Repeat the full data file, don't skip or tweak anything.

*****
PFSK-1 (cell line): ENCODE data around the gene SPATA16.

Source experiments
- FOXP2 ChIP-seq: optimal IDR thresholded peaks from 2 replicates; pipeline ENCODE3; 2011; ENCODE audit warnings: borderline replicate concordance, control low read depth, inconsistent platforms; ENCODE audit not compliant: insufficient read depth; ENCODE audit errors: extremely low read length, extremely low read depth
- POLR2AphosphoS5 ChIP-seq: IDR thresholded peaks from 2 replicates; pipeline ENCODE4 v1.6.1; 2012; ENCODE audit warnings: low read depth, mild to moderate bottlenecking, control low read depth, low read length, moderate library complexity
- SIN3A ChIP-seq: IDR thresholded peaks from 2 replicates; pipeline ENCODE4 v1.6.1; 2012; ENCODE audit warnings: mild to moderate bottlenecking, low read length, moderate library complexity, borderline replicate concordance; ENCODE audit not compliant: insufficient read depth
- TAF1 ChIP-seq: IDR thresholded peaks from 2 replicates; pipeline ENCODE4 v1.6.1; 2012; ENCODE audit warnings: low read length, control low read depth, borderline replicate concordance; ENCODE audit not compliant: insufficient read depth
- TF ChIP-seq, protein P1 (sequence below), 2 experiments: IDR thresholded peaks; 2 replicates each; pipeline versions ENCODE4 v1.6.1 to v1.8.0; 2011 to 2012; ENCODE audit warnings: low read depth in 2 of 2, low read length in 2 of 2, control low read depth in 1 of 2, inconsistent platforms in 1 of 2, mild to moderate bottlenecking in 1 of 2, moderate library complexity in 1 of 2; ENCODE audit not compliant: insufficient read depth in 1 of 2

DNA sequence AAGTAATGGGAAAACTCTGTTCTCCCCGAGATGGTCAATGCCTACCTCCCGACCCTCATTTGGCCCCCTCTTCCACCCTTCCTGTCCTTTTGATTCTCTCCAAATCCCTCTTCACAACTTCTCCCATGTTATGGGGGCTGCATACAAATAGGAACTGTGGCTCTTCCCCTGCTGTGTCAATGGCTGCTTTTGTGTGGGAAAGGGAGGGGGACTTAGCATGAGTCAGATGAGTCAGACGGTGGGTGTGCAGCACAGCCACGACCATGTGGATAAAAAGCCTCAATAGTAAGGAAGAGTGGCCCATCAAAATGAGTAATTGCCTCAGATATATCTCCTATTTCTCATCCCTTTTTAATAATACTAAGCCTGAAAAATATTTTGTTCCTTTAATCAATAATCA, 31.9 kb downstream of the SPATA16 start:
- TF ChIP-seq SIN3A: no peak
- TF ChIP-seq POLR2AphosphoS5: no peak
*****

PFSK-1 (cell line): ENCODE data around the gene SPATA16.

Source experiments
- FOXP2 ChIP-seq: optimal IDR thresholded peaks from 2 replicates; pipeline ENCODE3; 2011; ENCODE audit warnings: borderline replicate concordance, control low read depth, inconsistent platforms; ENCODE audit not compliant: insufficient read depth; ENCODE audit errors: extremely low read length, extremely low read depth
- POLR2AphosphoS5 ChIP-seq: IDR thresholded peaks from 2 replicates; pipeline ENCODE4 v1.6.1; 2012; ENCODE audit warnings: low read depth, mild to moderate bottlenecking, control low read depth, low read length, moderate library complexity
- SIN3A ChIP-seq: IDR thresholded peaks from 2 replicates; pipeline ENCODE4 v1.6.1; 2012; ENCODE audit warnings: mild to moderate bottlenecking, low read length, moderate library complexity, borderline replicate concordance; ENCODE audit not compliant: insufficient read depth
- TAF1 ChIP-seq: IDR thresholded peaks from 2 replicates; pipeline ENCODE4 v1.6.1; 2012; ENCODE audit warnings: low read length, control low read depth, borderline replicate concordance; ENCODE audit not compliant: insufficient read depth
- TF ChIP-seq, protein P1 (sequence below), 2 experiments: IDR thresholded peaks; 2 replicates each; pipeline versions ENCODE4 v1.6.1 to v1.8.0; 2011 to 2012; ENCODE audit warnings: low read depth in 2 of 2, low read length in 2 of 2, control low read depth in 1 of 2, inconsistent platforms in 1 of 2, mild to moderate bottlenecking in 1 of 2, moderate library complexity in 1 of 2; ENCODE audit not compliant: insufficient read depth in 1 of 2

DNA sequence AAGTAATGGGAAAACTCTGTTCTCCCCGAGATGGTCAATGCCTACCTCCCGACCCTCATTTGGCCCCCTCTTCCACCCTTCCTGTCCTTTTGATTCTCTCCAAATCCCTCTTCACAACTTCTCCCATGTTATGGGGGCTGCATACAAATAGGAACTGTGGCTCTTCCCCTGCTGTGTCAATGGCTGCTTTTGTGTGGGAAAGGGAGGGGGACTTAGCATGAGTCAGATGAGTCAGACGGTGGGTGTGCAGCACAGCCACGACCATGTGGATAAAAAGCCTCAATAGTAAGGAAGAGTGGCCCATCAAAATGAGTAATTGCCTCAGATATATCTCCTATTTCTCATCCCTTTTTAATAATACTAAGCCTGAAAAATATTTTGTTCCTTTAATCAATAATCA, 31.9 kb downstream of the SPATA16 start:
- TF ChIP-seq SIN3A: no peak
- TF ChIP-seq POLR2AphosphoS5: no peak